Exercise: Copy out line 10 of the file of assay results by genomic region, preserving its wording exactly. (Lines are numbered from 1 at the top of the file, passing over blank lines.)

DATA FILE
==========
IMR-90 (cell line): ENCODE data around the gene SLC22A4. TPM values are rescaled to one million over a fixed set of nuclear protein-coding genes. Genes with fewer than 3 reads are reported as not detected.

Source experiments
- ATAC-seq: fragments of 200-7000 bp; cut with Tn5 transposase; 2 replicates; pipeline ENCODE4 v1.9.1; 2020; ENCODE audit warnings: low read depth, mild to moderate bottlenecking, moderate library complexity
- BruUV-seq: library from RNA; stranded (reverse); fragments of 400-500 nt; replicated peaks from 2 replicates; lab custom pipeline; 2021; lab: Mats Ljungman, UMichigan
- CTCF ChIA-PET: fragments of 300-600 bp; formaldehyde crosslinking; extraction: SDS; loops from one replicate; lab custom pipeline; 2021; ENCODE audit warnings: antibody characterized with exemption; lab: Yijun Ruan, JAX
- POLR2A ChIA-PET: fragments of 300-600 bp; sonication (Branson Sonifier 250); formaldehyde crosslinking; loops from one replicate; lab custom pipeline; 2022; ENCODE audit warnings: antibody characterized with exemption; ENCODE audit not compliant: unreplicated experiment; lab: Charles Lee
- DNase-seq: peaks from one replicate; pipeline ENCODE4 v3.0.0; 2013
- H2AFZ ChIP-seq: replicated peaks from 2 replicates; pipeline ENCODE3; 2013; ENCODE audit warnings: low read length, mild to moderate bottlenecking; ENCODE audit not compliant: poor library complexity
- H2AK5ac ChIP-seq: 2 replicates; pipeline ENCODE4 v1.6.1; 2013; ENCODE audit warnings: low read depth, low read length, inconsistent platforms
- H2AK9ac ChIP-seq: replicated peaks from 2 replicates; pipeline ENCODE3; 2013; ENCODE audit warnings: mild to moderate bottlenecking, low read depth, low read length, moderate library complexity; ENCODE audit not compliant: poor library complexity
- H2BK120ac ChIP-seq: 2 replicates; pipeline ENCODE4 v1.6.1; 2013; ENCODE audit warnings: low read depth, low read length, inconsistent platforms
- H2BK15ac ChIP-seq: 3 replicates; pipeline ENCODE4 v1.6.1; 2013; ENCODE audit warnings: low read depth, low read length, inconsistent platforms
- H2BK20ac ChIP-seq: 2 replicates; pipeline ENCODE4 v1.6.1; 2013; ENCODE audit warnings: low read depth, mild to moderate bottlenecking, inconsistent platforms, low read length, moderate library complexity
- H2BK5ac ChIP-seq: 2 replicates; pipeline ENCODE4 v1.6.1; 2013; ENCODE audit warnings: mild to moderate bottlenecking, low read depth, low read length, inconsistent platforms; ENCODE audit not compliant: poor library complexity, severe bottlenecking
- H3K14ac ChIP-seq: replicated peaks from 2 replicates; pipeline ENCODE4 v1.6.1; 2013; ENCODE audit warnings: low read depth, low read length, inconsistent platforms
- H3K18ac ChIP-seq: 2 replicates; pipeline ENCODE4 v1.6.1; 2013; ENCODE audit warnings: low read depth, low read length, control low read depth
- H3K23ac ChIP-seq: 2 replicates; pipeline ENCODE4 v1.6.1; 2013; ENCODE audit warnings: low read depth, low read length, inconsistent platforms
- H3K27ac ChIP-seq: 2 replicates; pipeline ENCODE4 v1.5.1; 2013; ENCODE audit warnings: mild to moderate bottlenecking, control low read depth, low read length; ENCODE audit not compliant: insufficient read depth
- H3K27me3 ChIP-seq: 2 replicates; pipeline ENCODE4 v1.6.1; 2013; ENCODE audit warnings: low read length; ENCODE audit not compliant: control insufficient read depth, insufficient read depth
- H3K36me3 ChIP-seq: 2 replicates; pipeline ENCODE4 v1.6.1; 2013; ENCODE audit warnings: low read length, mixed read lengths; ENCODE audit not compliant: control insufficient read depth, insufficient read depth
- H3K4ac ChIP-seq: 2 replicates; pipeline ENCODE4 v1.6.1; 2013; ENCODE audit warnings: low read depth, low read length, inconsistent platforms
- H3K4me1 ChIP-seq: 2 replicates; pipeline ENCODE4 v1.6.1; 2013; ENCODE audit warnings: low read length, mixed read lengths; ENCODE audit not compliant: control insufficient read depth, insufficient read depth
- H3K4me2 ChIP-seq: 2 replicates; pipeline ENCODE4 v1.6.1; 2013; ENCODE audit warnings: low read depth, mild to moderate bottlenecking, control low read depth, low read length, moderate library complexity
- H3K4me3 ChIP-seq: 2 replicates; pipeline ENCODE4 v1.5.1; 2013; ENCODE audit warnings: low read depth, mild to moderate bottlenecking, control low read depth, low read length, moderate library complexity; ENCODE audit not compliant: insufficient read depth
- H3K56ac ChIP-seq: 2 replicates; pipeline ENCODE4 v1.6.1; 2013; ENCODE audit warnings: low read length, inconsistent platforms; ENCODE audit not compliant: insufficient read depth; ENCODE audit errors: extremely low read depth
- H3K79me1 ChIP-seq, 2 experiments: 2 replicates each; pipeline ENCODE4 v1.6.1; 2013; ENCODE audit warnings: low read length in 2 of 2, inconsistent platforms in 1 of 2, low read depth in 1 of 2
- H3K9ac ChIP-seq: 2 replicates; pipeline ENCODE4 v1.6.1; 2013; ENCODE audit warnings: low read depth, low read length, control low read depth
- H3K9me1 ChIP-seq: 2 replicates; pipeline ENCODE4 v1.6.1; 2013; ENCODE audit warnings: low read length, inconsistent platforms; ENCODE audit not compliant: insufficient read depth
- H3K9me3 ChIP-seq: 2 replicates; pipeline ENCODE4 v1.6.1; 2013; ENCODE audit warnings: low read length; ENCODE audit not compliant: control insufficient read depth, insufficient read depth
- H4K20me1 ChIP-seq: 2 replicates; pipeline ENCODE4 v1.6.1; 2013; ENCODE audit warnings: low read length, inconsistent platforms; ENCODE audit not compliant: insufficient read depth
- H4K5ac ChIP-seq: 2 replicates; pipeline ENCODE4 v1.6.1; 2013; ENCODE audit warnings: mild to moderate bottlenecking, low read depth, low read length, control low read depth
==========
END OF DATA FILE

- H2AK9ac ChIP-seq: replicated peaks from 2 replicates; pipeline ENCODE3; 2013; ENCODE audit warnings: mild to moderate bottlenecking, low read depth, low read length, moderate library complexity; ENCODE audit not compliant: poor library complexity